Ikarus isn't your average restaurant in terms of their menu either. One of the key ideas behind it is that there is a different star-chef from a different country every month, preparing a different "dream menu", in addition to the standard items. We were there in early September, which featured the Spanish chef Andres Madrigal, who prepared a spectacular menu that fused spanish dishes with many other concepts, each and every item being delicious and - to my delight - sidestepping many of those over-the-top fancy dishes that no normal human could possibly enjoy. The menu we chose had some 13 (or so, depending on how you count) courses. Each course is relatively small, since otherwise, it simply would be way to much food. And after about 10 courses, you realize that nobody leaves Ikarus hungry. At the same time, this isn't a knight's feast or a Brazilian Churrascaria, so you won't end completely stuffing yourself.
Here's the actual menu we had:
And of course there were various other little "snacks" mixed in, such as the freshly baked bread they make, or the pralines from Ikarus' own confiserie. We also went for the matching wines with each course, as well as an aperitif and a digestivo ("before and after" cocktails).
Beetroot with Bacalao-yogurt and vanilla oil
Spit of octopus with spicy corn sauce and baked leek
Sauteed prawn with tapenade of olives and marinated sprouts
Puree of chickpeas with cockles
Tartar of red tuna with garlic sauce and “Osietra” caviar
Lukewarm egg yolk on potatoes, cheese sauce and Sobrasada
Sauteed goose liver on tarte tartin and Tempura herbs
Turbot cooked in salt with carpaccio of langostino and broccoli puree
Mille feuille of red mullet with purple potatoes and Thai sauce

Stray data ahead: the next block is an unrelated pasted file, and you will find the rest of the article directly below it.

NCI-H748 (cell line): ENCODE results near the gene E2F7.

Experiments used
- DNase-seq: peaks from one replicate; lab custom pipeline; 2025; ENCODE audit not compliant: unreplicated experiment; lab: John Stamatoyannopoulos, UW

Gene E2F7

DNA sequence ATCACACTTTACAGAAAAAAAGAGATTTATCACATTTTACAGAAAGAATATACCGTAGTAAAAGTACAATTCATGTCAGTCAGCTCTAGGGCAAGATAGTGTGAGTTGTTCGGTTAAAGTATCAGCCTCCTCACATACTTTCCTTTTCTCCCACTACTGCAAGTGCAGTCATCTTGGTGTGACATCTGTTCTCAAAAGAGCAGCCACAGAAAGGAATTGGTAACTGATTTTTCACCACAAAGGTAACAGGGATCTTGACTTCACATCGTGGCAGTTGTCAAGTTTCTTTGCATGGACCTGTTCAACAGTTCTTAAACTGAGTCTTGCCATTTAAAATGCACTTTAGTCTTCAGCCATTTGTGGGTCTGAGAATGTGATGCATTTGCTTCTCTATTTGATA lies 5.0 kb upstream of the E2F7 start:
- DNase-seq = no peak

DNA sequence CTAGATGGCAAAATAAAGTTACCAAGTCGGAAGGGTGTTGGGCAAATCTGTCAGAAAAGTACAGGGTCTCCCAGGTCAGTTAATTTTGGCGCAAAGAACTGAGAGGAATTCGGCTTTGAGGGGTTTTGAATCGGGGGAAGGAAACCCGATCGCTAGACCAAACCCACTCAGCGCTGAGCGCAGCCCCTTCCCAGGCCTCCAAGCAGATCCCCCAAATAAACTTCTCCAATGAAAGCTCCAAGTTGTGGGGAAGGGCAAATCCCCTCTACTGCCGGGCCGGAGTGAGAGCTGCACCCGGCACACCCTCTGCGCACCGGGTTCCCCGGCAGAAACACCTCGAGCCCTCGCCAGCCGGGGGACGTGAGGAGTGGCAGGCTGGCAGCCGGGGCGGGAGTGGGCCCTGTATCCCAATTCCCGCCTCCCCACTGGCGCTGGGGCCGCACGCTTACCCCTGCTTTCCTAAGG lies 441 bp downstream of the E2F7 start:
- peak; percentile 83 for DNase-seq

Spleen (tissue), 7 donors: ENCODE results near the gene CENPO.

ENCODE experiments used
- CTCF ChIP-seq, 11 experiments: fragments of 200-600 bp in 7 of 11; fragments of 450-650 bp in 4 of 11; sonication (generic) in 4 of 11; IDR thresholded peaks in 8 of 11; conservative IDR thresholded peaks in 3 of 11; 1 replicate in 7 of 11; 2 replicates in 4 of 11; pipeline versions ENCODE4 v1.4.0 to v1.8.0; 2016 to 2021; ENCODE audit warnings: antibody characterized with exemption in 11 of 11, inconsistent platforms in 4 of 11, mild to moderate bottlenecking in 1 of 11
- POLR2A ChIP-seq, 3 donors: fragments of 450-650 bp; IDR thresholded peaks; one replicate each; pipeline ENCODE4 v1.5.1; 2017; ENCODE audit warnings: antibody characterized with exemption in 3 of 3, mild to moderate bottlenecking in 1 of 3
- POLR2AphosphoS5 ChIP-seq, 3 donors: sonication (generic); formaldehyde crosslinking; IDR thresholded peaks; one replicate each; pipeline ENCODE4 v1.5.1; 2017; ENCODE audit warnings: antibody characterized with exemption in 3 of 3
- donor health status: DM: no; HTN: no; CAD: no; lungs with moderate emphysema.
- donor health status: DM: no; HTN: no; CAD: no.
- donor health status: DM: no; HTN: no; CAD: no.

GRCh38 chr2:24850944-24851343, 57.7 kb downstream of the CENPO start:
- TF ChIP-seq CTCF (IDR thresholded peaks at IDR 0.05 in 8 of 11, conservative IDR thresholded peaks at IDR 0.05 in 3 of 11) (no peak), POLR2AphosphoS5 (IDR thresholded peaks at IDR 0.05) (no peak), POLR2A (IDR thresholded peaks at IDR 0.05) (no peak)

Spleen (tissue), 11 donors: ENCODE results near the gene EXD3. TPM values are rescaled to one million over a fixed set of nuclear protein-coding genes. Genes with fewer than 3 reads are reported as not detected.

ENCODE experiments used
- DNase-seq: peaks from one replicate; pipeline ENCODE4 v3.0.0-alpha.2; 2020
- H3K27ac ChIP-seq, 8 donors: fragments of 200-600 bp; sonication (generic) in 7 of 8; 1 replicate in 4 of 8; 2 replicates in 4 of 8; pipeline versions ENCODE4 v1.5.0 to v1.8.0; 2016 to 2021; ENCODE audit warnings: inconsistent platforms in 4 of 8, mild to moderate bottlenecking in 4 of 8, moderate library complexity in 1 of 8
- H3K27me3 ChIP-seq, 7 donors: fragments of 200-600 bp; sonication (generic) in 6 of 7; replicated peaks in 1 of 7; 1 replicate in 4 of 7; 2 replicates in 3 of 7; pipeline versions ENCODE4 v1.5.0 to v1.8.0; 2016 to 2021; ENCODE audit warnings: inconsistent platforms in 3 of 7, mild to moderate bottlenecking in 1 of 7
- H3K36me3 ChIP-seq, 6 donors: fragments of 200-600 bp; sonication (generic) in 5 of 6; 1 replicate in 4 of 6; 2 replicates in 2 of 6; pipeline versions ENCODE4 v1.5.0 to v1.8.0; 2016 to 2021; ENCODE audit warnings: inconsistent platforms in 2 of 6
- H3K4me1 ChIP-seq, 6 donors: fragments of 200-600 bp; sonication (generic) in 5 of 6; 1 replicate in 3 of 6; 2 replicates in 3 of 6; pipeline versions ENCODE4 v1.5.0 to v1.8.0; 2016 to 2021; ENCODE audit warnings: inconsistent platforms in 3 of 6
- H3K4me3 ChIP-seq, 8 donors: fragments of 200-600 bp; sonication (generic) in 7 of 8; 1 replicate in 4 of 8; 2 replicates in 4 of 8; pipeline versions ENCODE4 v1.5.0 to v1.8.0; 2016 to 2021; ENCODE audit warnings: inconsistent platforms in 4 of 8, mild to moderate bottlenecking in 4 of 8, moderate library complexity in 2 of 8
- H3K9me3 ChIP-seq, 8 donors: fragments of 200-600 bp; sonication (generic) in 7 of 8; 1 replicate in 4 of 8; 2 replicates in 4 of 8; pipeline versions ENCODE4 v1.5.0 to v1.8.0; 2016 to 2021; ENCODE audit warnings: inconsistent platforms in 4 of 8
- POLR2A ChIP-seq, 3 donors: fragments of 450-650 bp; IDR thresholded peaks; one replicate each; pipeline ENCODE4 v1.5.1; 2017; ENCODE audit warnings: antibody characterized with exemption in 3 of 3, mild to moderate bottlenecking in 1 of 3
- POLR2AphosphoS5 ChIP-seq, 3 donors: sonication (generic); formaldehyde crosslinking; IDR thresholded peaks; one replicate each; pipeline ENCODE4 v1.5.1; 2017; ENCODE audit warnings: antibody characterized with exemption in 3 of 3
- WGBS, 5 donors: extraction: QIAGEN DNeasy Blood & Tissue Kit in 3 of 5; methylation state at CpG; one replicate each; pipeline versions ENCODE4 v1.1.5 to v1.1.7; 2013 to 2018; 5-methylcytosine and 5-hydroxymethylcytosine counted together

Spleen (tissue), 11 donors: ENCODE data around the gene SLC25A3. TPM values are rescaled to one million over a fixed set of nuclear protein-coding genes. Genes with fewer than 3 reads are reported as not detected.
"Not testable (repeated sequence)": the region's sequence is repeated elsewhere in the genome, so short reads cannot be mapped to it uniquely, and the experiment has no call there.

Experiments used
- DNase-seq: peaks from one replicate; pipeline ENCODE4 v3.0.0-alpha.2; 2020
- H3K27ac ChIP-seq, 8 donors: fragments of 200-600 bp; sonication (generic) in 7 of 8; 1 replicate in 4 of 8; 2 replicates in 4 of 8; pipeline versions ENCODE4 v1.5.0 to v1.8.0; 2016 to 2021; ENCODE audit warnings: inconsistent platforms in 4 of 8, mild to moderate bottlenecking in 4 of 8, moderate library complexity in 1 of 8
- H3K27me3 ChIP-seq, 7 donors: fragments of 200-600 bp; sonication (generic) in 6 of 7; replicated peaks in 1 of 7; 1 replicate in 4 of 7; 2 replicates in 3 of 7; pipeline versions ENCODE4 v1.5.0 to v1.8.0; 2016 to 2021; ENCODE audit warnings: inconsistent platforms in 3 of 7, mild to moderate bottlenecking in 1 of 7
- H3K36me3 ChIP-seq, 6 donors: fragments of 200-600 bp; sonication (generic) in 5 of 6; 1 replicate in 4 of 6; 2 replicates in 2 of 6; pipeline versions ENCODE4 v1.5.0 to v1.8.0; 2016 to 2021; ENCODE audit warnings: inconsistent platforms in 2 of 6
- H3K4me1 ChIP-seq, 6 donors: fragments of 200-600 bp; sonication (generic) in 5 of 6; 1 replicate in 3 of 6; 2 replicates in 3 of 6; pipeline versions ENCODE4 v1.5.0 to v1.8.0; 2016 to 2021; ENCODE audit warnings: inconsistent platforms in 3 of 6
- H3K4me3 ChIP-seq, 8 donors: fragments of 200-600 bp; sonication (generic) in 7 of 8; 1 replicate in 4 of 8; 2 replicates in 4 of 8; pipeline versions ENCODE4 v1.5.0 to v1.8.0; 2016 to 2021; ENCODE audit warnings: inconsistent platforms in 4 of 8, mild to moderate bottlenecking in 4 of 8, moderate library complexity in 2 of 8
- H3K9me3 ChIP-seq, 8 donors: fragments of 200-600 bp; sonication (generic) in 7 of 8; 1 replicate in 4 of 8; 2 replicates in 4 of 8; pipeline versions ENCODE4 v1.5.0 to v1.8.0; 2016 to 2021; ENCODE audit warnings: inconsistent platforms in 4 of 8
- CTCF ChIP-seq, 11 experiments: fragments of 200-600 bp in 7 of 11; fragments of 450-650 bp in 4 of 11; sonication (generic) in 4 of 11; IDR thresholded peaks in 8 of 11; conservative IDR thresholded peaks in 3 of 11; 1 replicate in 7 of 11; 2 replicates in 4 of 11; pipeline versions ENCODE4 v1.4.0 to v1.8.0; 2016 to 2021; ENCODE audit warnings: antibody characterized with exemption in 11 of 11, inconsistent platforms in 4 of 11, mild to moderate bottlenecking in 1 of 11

Pigeon in redwine sauce with ceps, pearl onions and Pancetta
Roasted loin of lamb “Nice Style“ with anchovy oil and black olives
Delice of mango, coconut and lychee
To give you an idea of what it is like during other months, the complete 2006 lineup features the following chefs: Juan Amador (Langen, Germany), Gabriel Kreuther (NYC, USA), Vivek Singh (London, UK), Gianluigi Bonelli (Hongkong, China), Frank Zlomke (Paarl, South Africa), Robert Feenie (Vancouver, Canada), Yoshii Ryuichi (Sydney, Australia), Roland Trettl (Salzburg, Austria), Andres Madrigal (Madrid, Spain), Jin Jie Zhang (Peking, China), Jean-Georges Klein (Elsass, France), and Alex Atala (Sao Paolo, Brazil).
I def. appreciate the professionalism, with wait staff who really knows what they are doing. Each table has a number of waiters assigned (I think we had as many as 5 or 6) with each of them being highly skilled. You want a certain wine? They can not only tell you what goes with your current course, but they can tell you exactly where each bottle of wine came from, what its characteristics are, what the area is like that it is grown in, and so on, and so on. I find this very impressive, because they have hundreds of wines, many coming from the region the chef of the month represents which is thus only available during that month. Waiters also know the same level of detail about every course and seemingly about every ingredient. The same is true for the hundreds of aperitifs, digestivos, and other kinds of brandies.
I found this to be a fantastic experience. If you are into food and do not mind to spend this kind of money, then you will enjoy Ikarus. I wouldn't want to do this every day or even every week (I still prefer a Brazilian steakhouse, which - by comparison - is a bargain), but I can imagine dining at Ikarus once or twice a year. If you want to dine there though, make sure you have reservations well in advance, because Ikarus is usually booked solid months in advance.
Posted @ 11:27 AM by Egger, Markus (firstname.lastname@example.org) -
Friday, September 22, 2006
US Health Care Among the Worst...
Since it is easy for me to compare, I knew that US health care sucks by comparison (at least compared to my home-country of Austria... which is why I have extra insurance there and I do not use my US insurance if I can help it...). I am still surprised that it is confirmed that it's that bad. Read this: http://msnbc.msn.com/id/14928778/
What blows me away is that people here (in the US) still think US health care is good. "Not great, but still the best!" I often hear. It would be a good joke, if it wasn't so sad.
I think this article highlights some good points. Also, as long as there is a single uninsured child or adult left in this country, we have fallen way short of reaching even an acceptable baseline.
Posted @ 9:06 AM by Egger, Markus (email@example.com) -
Sunday, September 17, 2006
Hiking in Austria Again - Liedlalm